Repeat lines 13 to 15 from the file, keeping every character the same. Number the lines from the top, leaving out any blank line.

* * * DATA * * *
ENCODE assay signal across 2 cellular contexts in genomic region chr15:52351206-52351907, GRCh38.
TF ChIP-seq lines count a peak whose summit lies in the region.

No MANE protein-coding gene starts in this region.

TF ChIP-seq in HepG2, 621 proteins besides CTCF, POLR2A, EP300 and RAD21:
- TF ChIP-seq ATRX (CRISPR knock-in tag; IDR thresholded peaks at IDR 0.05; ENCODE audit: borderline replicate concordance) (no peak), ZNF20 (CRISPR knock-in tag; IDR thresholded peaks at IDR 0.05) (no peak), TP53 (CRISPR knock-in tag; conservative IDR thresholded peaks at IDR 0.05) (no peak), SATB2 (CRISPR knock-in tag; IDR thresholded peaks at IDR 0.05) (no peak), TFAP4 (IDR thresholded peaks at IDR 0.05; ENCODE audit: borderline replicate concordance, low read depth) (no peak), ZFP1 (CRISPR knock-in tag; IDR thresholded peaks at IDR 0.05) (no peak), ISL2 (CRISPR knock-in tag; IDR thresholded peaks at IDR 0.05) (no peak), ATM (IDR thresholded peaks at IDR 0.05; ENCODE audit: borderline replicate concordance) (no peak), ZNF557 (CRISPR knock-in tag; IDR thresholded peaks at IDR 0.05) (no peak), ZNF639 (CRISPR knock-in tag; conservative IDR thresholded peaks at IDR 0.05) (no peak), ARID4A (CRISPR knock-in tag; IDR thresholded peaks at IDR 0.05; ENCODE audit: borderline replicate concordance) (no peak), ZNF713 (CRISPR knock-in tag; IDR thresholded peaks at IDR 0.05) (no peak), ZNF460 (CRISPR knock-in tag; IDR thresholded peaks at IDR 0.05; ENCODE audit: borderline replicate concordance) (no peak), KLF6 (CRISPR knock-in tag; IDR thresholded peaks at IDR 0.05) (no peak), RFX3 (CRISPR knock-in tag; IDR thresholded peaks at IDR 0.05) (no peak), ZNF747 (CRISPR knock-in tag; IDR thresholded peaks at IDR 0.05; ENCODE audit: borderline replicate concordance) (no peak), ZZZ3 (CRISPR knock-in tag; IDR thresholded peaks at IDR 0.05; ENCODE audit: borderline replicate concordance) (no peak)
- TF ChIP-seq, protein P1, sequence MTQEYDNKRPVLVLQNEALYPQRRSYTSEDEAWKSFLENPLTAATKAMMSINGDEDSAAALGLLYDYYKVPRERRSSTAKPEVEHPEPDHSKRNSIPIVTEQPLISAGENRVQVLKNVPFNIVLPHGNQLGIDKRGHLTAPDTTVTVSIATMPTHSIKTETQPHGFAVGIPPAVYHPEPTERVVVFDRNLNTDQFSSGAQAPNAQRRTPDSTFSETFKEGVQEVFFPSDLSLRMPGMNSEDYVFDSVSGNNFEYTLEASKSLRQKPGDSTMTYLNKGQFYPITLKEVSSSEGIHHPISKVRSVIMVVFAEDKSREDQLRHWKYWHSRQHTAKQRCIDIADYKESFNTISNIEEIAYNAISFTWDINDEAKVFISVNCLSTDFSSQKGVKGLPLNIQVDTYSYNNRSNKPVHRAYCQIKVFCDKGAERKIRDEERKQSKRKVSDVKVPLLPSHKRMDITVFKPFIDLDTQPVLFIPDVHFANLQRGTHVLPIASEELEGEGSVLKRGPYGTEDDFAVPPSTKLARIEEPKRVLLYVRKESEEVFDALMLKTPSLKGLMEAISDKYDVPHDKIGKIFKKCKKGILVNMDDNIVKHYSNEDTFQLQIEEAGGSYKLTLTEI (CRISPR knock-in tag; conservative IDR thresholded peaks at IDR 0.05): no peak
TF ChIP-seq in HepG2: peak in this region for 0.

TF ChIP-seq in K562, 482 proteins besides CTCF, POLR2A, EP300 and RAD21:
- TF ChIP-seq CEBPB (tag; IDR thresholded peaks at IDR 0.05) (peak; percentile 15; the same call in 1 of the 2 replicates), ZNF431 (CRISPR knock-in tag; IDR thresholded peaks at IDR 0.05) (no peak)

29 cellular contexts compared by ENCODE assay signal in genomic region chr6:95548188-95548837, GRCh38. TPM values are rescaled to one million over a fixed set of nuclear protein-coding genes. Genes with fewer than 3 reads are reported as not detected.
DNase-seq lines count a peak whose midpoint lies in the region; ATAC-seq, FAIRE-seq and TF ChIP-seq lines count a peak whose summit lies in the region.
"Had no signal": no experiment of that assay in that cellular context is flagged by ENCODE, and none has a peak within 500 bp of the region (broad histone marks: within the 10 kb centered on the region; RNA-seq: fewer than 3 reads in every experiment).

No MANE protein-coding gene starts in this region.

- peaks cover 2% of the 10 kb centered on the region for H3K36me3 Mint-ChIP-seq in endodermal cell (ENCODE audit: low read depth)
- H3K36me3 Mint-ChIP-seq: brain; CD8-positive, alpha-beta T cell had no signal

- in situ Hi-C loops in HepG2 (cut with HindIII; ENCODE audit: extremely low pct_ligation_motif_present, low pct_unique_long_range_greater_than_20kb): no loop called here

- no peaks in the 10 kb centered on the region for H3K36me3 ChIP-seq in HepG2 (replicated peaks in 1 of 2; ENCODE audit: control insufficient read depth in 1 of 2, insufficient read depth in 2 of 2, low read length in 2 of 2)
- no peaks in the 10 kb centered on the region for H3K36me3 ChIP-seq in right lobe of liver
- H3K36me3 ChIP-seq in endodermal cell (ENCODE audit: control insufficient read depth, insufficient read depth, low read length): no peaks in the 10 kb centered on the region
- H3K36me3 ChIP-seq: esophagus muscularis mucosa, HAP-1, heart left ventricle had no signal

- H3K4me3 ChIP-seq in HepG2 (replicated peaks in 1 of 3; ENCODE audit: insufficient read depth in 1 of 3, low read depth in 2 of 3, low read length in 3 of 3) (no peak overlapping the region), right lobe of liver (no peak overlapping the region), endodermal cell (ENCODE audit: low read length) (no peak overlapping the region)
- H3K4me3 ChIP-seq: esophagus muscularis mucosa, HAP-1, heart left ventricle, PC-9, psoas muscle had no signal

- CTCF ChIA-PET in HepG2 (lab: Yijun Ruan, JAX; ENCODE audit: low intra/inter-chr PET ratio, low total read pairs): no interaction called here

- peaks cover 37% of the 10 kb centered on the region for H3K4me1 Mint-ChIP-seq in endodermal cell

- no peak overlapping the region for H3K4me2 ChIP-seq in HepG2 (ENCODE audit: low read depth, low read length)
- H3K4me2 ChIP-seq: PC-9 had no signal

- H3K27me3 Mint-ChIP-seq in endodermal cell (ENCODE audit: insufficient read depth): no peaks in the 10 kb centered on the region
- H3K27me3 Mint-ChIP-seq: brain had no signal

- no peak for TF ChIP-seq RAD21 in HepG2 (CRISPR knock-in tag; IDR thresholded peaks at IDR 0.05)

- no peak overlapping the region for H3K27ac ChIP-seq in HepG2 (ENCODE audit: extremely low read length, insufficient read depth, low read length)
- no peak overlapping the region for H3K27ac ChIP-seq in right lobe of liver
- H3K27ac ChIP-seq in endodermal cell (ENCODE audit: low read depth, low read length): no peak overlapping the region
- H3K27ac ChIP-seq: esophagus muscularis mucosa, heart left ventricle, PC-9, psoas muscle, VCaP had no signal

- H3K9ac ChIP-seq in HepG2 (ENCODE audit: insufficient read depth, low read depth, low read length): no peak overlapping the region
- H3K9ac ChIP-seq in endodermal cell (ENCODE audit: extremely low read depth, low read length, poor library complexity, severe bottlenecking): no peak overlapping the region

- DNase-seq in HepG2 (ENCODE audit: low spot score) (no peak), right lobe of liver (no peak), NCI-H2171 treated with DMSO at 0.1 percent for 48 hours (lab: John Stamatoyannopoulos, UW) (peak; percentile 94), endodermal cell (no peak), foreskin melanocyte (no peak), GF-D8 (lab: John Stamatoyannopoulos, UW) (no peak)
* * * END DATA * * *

No MANE protein-coding gene starts in this region.

- peaks cover 2% of the 10 kb centered on the region for H3K36me3 Mint-ChIP-seq in endodermal cell (ENCODE audit: low read depth)
- H3K36me3 Mint-ChIP-seq: brain; CD8-positive, alpha-beta T cell had no signal